Semaglutide Could Improve Weight Loss Efforts
Injectable semaglutide, incombination with lifestyle intervention, has been shown to improve weight loss efforts among patients with overweight who do not have diabetes, according to the results of a recent study.
In order to examine whether the addition of semaglutide, which is approved for the treatment of type 2 diabetes, could affect weight among patients without the disease, the researchers conducted a double-blind trial involving 1961 adults with body mass index (BMI) of 30 or greater, or 27 or greater in individuals with one or more weight-related coexisting conditions. All participants did not have diabetes and were randomly assigned in a 2:1 ratio to 68 weeks of treatment with either once-weekly 2.4 mg subcutaneous semaglutide or placebo. Both groups also underwent a lifestyle intervention.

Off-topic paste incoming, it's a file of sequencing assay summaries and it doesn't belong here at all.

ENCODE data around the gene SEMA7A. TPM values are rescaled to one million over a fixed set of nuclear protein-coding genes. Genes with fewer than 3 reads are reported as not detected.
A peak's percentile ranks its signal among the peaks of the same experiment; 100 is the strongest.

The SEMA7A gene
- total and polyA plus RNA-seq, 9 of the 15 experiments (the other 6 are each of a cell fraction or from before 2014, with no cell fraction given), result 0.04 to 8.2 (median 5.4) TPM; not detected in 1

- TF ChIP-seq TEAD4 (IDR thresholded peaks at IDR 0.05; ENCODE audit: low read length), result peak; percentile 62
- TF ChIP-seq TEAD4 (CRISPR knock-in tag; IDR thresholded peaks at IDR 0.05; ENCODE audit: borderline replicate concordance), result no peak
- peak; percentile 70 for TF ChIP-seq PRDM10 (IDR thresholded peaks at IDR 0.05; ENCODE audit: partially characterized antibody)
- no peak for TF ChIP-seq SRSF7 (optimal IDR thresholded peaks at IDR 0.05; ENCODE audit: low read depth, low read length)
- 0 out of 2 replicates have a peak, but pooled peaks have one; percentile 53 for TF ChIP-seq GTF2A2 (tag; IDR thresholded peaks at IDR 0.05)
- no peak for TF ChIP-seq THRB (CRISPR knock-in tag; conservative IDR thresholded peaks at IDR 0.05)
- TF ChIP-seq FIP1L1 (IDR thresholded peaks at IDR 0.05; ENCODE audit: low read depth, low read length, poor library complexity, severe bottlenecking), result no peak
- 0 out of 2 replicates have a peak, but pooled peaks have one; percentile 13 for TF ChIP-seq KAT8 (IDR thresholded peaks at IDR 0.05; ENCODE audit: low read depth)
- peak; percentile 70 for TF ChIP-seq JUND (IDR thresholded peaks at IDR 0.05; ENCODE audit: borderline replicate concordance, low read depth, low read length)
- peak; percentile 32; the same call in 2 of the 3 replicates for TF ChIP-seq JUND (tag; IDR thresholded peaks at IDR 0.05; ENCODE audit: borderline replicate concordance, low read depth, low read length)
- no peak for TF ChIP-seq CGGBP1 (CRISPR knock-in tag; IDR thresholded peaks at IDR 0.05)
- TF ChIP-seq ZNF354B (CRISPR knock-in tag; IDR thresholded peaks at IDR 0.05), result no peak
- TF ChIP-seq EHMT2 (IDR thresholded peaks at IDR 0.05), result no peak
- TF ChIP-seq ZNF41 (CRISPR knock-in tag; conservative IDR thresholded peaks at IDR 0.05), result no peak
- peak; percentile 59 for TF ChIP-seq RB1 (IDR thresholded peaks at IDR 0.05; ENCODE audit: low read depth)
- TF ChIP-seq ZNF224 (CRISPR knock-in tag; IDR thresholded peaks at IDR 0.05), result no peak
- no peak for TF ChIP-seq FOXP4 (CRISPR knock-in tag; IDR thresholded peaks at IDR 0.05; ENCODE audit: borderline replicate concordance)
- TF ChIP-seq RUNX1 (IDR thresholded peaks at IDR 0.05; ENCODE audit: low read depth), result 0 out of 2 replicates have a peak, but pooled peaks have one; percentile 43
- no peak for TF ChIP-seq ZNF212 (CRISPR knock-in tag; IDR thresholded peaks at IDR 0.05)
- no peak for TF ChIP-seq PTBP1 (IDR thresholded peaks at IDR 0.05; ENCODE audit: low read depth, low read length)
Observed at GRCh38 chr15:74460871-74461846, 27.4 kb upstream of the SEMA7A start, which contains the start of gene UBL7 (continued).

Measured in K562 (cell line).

Overall, the mean change in body weight over the course of the study was -14.9% and -2.4% in the semaglutide and placebo groups, respectively, and significantly more participants in the semaglutide group achieved weight reductions of 5% or more, 10% or more, and 15% or more than did those in the placebo group.
Changes in cardiometabolic risk factors and physical functioning were also significantly higher in the semaglutide group compared with the placebo group. The most common side effects were nausea and diarrhea.
“In participants with overweight or obesity, 2.4 mg of semaglutide once weekly plus lifestyle intervention was associated with sustained, clinically relevant reduction in body weight,” the researchers concluded.
Wilding JPH, Batterham RL, Calanna S, et al. Once-weekly semaglutide in adults with overweight or obesity. Published online February 10, 2021. NEJM. doi:10.1056/NEJMoa2032183